When Lauren Wood's Fallen buzzed over my cellphone alarm, my first step was to head for the balcony. The fir trees in the distance were brazen with the rising sun, and I was sure this day would end better than the one before. I had my breakfast enthusiastically and went to the company hangar for pre-flight prep.

Before I walked out for start-up, Andy from ops informed me that the ops boy in Kalangaan had managed to contact him from a hilltop near Kalangaan's LP. The information was that everyone was on the hill, and there was an LP of sufficient size to take a Bell. Hmmm. There were no coordinates...so I guess I would have to wing it. 

As I reached Kalangaan, I contacted the ops boy on the company frequency. He clock-coded me to the LP and I went up and down the valley as I gauged the approach to the LP. Somehow the breadth of the valley didn't seem enough for me, whilst flying the length of the valley only enabled me to see the LP when abeam its position. Discomfort began to set in and I appealed that the passengers walk down to the original LP, the field at the riverbank. The agreement was reached, and I landed, with two veteran mongrels comprising my welcoming committee. Dogs can be anywhere, city or glen, and always have soft eyes sparkling with loyalty.

As I exited the aircraft, out of nowhere a hobbit-sized lady with a toddler papoosed on her back walked up and started yakking with me, and I squinted to read her lips because I couldn't make out what she was saying through the lump of tobacco tucked into her upper lip. Here, lip reading was pretty much commensurate with the sounds emanating from her mouth. I got something about Datuk spending the night uphill, and the clearest thing was, "MABUKbah Datuk semalam!!!!" I chuckled. So it wasn't all suffering in the jungle was it? And hey, this tiny and obviously fit woman was the grandmother to the toddler. Mmmm Hmmm.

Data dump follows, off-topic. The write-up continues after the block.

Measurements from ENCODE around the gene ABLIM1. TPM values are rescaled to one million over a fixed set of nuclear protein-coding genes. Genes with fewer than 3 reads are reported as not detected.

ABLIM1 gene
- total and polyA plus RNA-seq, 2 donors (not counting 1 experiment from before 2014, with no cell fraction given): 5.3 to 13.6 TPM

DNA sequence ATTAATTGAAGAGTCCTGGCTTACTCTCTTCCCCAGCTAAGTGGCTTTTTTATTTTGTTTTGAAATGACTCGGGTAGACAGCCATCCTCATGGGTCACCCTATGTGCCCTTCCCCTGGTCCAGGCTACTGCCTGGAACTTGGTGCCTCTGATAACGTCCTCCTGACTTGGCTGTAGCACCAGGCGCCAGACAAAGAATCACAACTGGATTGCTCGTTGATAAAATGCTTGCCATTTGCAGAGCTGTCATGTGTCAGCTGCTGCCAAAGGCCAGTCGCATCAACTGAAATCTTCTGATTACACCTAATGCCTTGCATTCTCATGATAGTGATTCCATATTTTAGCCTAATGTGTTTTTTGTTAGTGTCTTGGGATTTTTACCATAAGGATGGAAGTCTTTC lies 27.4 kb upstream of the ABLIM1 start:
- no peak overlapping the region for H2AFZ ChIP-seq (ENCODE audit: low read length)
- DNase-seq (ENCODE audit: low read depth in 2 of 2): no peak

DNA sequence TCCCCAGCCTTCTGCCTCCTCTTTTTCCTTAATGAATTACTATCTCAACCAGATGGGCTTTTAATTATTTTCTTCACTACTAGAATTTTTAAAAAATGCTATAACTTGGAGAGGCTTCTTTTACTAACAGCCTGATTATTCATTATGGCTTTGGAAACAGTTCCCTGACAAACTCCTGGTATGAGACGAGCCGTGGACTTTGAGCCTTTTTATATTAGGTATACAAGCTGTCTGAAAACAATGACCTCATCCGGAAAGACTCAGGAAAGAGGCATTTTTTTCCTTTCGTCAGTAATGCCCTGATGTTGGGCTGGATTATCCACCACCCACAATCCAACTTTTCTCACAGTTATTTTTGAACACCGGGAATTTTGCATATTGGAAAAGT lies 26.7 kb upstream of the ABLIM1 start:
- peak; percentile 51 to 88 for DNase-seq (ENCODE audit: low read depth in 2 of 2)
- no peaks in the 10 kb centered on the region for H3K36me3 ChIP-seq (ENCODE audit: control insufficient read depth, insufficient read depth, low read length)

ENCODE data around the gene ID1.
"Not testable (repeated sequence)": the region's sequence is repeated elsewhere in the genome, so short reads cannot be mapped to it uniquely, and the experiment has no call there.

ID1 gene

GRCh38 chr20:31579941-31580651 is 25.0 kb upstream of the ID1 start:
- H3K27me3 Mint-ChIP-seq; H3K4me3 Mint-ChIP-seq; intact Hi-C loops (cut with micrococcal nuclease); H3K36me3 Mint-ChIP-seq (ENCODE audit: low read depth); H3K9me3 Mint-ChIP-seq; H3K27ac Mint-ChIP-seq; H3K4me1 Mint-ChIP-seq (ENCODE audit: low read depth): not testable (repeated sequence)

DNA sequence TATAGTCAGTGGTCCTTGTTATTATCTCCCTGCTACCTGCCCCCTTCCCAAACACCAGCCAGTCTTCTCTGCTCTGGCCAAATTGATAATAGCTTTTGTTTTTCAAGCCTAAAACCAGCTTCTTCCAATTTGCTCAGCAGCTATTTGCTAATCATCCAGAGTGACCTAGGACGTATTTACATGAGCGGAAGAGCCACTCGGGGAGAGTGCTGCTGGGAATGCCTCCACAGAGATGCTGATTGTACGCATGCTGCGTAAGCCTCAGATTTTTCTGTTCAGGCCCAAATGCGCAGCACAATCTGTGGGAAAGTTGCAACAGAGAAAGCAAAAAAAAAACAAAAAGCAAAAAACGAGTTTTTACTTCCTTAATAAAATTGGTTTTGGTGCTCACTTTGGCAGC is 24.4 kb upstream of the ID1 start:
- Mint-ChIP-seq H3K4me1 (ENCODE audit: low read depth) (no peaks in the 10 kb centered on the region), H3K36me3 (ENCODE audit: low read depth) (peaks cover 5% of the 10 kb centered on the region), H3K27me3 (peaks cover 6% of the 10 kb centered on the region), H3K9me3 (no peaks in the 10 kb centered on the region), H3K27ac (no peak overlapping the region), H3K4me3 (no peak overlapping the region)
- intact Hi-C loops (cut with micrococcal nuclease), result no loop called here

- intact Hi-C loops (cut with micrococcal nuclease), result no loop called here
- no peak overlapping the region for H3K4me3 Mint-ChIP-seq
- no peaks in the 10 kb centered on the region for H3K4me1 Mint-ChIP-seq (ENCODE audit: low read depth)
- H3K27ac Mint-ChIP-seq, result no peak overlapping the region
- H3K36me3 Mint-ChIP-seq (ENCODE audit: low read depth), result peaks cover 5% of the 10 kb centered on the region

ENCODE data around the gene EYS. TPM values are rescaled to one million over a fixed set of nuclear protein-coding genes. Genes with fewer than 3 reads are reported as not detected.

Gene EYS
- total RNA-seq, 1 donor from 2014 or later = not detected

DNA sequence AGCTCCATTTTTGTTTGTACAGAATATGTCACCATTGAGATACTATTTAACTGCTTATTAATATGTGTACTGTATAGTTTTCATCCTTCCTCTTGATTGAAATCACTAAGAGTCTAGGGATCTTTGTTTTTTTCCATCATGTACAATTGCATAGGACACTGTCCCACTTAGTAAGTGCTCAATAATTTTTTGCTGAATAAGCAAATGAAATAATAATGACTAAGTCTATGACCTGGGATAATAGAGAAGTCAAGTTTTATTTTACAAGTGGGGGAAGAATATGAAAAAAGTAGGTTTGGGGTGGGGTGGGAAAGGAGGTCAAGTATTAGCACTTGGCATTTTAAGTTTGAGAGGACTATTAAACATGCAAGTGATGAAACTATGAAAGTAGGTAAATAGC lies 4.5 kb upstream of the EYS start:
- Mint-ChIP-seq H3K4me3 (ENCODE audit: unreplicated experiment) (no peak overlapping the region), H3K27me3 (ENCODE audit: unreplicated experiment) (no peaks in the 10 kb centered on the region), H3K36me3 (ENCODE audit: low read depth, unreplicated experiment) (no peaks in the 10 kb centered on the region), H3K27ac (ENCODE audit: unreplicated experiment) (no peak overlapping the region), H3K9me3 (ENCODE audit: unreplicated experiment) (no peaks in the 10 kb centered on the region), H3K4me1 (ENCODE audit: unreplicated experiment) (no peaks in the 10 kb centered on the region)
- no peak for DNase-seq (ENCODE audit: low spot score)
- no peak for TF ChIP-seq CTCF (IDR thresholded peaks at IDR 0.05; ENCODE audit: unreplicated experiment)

Meanwhile, two youngsters came out of the thickets and chatted with me. They were cheerful, and spoke of a night of inebriation. They reminded me of my younger days in the base, when we had a functional bar life. Yes, even they called me Cap!! Cap dulu tentera ka? Boleh nampakbah yang Cap dulu pilot tentera dulu. Cap pusing helikopter macam lain, banyak yang masuk keluar sini tidak pernah pusing macam Cap. I was speechless. I didn't know these young lads could tell so much. So my air force background showed in my handling huh? Or was I like Donkey, wearing it all on my sleeve? Hey...my ops boy spent the night here. Did he give away too much under the influence?

When Datuk Phil finally arrived, I apologised to him for both the inability to take him out the day before and the baulked approach to the hilltop LP. He said neither was my fault, and he appreciated the call to exercise early in the morning. We made small talk, and he described how by its very location and inaccessibility, Kalangaan was sure to never be void of its crystal clear babbling brook. It would remain as it has always. It was heartening to hear this. It seemed that the quality of this MP was to preserve, not to change in the name of progress or mileage. Soon after, George conjured a photo op, and then we clambered into the Bell to expedite the start-up and completion of the task. It was almost nil wind conditions cruising out of the valley, and it was minutes shortly after when we landed in the district council field.

Datuk Phil shook his head and slapped his thighs in  glee. "Mmmm!! Smooth, smooth, smooth!!!! Thank you Captain!!" He gave me a broad grin and shook my hand vigorously before getting down. Right. Now for another two shuttles.

 On the second shuttle, I had George with me. He bagan looking out into the Penampang valley and pointed out his house to me. "Okay George," I said. "Get your camera out, because I am going to circle your home from a hundred feet above it." I made a rapid descent, George snapped his pictures, and we headed happily to the district council field where the four-by-fours were waiting for the remnant passengers. A third shuttle brought my ops boy out and I retrieved the tech chap from Penampang before turning towards Kinabalu.

It was indeed as it turned out, a better end this time around, as promised by the sunrise. I gazed out on the sprawling town I now lived in, remembered Kalangaan and its  idyllic huts and hills and softly hummed Seminole Wind before reporting to Kinabalu Tower that I was east of the airfield.

I guess that some days are diamonds, and some days are stone.